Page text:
A 14-year-old boy was arrested by Texas police after a homemade clock brought to school was mistaken for a bomb, according to reports.
Ahmed Mohamed told reporters that he had made a clock at home and brought it into MacArthur High School in Irving, Texas, to show his engineering teacher. Another teacher, upon seeing the clock, thought it was a bomb and alerted school authorities, who called the police.
At a news conference Tuesday morning, Irving Police Chief Larry Boyd said charges won’t be filed against the teen. Boyd said the device was “certainly suspicious” in nature. “The student showed the device to a teacher, who was concerned that it was possibly the infrastructure for a bomb,” Boyd said.
Mohamed was questioned by school officers about the device and why he’d brought it to school. Boyd indicated Ahmed was then handcuffed “for his safety and for the safety of the officers,” and taken to a juvenile detention center. He was later released to his parents, Boyd said.
“The follow-up investigation revealed the device apparently was a homemade experiment, and there’s no evidence to support the perception he intended to create alarm,” Boyd said.
During the news conference, Boyd touted the “outstanding relationship” he’s had with the Muslim community in Irving. Mohamed’s father, however, did not agree, fearing at the time of his son’s arrest that the incident happened because of his son’s Muslim background.
Boyd said he talked to members of the Muslim community Tuesday and had plans to meet with Ahmed’s father later today. When asked if the teen’s religious beliefs factored into Mohamed’s arrest, Boyd said the reaction “would have been the same” under any circumstances.
Nevertheless, news of the teen’s arrest caused outrage, and even Democratic presidential candidate Hillary Clinton weighed in:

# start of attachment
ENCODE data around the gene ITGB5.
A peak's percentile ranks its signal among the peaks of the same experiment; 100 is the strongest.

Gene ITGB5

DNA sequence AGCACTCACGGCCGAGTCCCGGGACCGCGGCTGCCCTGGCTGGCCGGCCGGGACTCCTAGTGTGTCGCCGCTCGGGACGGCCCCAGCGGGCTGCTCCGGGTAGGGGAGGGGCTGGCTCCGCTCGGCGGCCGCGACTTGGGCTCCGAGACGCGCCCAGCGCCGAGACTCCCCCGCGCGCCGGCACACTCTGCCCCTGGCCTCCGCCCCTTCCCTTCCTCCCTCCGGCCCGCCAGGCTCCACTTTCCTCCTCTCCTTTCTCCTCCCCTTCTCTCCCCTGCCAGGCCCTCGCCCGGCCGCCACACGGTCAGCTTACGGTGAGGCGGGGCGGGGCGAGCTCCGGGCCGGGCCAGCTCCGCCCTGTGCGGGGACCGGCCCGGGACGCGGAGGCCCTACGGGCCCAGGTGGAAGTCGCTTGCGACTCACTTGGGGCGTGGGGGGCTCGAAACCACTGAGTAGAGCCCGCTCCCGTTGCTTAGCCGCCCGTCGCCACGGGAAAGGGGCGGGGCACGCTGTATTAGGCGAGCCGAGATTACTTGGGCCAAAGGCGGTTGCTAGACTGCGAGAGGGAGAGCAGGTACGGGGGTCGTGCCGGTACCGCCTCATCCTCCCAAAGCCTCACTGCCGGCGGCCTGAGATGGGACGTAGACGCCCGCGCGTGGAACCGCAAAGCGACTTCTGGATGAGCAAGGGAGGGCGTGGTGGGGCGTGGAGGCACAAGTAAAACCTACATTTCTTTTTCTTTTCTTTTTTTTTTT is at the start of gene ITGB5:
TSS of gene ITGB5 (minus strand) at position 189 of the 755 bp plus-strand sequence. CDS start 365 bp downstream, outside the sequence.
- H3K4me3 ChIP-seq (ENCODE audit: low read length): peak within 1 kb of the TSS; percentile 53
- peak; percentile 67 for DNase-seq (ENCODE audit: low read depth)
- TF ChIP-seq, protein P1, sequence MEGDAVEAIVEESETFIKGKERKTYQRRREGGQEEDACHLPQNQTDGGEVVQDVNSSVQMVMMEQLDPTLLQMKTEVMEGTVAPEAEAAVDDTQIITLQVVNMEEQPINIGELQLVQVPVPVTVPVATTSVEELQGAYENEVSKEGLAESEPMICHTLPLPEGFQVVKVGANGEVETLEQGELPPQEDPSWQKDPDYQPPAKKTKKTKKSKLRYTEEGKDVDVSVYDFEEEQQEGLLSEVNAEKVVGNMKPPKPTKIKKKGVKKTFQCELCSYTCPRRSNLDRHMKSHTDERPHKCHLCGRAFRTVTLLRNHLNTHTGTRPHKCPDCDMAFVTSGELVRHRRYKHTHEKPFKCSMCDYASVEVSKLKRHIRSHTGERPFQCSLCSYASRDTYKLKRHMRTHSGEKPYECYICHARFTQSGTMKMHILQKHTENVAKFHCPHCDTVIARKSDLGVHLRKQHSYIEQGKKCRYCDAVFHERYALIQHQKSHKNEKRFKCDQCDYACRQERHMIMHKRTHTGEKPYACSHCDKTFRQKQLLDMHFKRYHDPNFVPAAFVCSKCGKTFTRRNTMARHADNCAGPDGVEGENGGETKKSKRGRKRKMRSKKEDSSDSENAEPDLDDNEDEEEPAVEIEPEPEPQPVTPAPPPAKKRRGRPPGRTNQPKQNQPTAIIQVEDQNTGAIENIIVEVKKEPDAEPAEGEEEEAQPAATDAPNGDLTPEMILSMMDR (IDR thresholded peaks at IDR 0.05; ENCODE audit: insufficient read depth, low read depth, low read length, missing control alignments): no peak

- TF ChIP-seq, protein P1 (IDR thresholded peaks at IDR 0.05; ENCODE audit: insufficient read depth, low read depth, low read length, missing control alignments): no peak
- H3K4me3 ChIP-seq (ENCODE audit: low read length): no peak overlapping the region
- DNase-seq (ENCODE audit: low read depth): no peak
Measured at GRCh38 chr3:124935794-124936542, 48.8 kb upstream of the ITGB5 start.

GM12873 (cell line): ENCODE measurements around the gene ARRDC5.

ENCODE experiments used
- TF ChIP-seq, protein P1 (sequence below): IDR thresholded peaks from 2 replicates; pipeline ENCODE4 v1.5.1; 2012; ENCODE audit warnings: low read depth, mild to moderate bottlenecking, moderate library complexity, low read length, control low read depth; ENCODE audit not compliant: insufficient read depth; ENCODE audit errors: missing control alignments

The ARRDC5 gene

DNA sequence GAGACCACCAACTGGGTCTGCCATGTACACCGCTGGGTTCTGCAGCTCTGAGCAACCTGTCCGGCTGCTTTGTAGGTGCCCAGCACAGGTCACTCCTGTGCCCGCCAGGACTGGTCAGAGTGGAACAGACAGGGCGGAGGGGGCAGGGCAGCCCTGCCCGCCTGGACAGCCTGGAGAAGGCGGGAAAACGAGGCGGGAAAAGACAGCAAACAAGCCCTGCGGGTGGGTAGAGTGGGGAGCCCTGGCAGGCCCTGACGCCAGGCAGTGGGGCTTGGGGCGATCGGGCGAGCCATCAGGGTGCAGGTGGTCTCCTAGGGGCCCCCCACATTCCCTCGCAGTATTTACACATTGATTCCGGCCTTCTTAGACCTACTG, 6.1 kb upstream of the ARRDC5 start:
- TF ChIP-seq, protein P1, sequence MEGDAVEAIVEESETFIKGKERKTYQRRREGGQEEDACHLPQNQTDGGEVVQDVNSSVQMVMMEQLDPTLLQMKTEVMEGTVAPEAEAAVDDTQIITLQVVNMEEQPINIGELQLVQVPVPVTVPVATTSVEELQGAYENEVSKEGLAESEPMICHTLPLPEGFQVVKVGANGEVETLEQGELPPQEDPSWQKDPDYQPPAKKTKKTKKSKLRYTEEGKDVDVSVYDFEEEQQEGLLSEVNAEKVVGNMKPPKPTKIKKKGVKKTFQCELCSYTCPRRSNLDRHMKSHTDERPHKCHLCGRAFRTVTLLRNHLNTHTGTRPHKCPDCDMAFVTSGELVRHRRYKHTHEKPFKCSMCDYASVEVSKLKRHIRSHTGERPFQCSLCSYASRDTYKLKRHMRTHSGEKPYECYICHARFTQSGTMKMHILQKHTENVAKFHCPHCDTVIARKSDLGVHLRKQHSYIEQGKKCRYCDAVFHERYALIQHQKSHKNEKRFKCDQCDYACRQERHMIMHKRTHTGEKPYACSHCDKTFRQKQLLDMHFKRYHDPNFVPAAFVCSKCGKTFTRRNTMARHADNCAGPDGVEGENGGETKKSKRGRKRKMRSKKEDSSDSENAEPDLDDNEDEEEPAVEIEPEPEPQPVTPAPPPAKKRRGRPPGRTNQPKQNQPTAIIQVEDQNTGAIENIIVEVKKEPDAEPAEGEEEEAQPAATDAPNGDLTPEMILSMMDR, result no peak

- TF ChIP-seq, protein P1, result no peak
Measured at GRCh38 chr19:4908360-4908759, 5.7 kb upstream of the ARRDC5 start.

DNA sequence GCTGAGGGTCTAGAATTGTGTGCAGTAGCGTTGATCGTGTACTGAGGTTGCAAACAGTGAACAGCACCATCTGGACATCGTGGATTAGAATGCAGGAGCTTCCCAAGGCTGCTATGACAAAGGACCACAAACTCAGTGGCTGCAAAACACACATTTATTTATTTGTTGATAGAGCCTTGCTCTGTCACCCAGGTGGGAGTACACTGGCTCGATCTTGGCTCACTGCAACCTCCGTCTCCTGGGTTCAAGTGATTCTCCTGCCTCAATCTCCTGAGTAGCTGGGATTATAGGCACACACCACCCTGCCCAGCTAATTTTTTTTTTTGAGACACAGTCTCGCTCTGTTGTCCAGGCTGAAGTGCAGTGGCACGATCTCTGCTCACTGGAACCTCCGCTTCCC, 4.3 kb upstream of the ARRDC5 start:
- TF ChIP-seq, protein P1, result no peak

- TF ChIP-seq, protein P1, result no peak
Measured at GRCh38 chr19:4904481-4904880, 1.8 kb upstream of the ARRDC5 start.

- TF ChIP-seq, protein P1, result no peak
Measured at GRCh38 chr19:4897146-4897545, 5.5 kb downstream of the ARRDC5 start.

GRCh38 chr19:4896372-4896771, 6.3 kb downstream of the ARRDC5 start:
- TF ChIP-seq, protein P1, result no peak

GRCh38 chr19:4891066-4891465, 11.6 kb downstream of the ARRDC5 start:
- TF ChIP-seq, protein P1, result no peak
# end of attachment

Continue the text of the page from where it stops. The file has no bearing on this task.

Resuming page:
Assumptions and fear don’t keep us safe—they hold us back. Ahmed, stay curious and keep building. https://t.co/ywrlHUw3g1
— Hillary Clinton (@HillaryClinton) September 16, 2015
A viral hashtag has been sparked, #IStandWithAhmed, with Twitter users offering words of kindness and speaking out against what they see as discrimination and targeting.
— My Daughter’s Army (@mydaughtersarmy) September 16, 2015
— Questlove Gomez (@questlove) September 16, 2015
#IStandWithAhmed because I don’t ever want any of my students to be told that their imagination is criminal.
— Clint Smith (@ClintSmithIII) September 16, 2015
In a previous case of a similar nature, an African American teen in Florida was arrested for a science experiment that caused a small explosion in her school in 2013. Kiera Wilmot was taken into custody by a school resources officer and charged with possession/discharge of a weapon on school grounds. She was expelled and told she would be tried as an adult. Criminal charges were subsequently dismissed, and Wilmot was able to graduate high school and move on to attend Florida Polytechnic University last fall. She said, in a later interview, that though she was exonerated, the felony charges still haunt her and, “the lawyer says it takes five years to clear each felony off the record.”
Have school officials and administrators gone too far in seeking to ensure school safety, especially in light of tragic incidences of terrorism and violence in recent years? Share your opinion below in the comments.